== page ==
Time for community allied health services to be counted

Thursday, June 18, 2020

‘It’s time that an effective data collection and reporting system was established in Australia for community allied healthcare services’ says Alison Verhoeven, Chief Executive of the Australian Healthcare and Hospitals Association.

‘And by this I don’t mean “supply side” administrative data on how many people are providing what service. We need data to support the integration of allied health with other health services to achieve high value outcomes for people with chronic diseases.’

Ms Verhoeven was commenting on an AHHA Deeble Institute Issues Brief released today, Data collection for community-based allied health chronic disease management.

The Brief was written by Jonathan Foo, a Deeble scholar and PhD student at Monash University, and Dr Rebecca Haddock, Director of the Deeble Institute.

‘There is no doubt that community-based allied health services have an important role in managing chronic conditions and reducing preventable hospitalisations’, Ms Verhoeven said.

‘Further, community-based care has been recognised in the 2020–2025 National Health Reform Agreement as essential to improving health outcomes and the sustainability of the Australian health system.

‘Strategic use of the allied health workforce has significant potential to improve the healthcare system overall through greater integration of different types of care.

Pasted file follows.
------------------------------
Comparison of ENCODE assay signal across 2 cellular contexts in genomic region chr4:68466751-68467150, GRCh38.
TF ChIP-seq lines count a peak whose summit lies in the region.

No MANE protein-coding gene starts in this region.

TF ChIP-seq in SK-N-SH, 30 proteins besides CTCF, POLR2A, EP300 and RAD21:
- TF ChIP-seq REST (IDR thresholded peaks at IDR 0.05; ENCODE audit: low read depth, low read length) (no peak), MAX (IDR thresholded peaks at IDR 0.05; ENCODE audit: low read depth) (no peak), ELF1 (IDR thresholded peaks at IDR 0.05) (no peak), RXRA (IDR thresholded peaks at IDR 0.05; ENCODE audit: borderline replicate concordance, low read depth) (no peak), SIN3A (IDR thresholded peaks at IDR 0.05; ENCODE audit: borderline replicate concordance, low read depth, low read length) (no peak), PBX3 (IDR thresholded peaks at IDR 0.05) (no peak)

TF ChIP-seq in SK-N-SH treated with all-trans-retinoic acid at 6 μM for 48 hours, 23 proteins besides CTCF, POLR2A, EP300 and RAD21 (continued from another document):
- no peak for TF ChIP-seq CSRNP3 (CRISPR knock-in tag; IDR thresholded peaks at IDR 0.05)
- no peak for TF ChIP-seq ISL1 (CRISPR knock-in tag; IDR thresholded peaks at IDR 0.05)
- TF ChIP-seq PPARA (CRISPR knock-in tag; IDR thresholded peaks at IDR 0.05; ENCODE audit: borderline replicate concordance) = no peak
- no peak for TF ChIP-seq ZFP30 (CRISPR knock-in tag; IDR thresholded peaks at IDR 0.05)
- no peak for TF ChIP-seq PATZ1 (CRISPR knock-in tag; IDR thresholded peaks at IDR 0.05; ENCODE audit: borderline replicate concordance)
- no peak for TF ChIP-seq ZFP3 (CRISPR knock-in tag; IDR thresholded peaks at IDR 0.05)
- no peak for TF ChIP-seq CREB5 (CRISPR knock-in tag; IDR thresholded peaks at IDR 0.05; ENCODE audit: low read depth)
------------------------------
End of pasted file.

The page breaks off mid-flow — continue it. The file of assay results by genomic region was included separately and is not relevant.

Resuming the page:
‘Unfortunately, this cannot be done with any certainty when the only data available is on what is currently being provided. 

‘We need to collect data about the conditions being managed and what is being achieved—from the viewpoints of patients as well as service providers.

‘This kind of information provides insights on the professional skills mix required to meet those needs’, Ms Verhoeven said.

‘This may include rural generalists in allied health, team-based care in partnership with GPs and specialists, and virtual health service delivery.’

Among other innovations discussed in the Issues Brief are financial incentives for allied health providers to collect and report data, and integrating the data with important national datasets and infrastructure such as My Health Record and the National Primary Health Care Data Asset (currently under development).


This paper was developed as part of a Jeff Cheverton Memorial Scholarship undertaken at the Deeble Institute for Health Policy Research. The Scholarship was established by the Australian Healthcare and Hospitals Association together with Brisbane North Primary Health Network and North Western Melbourne Primary Health Network to honour the memory of Jeff Cheverton.


The Australian Healthcare and Hospitals Association is the national peak body for public and not-for-profit hospitals, Primary Health Networks, and community and primary healthcare services.

Media enquiries: Alison Verhoeven, Chief Executive, AHHA, 0403 282 501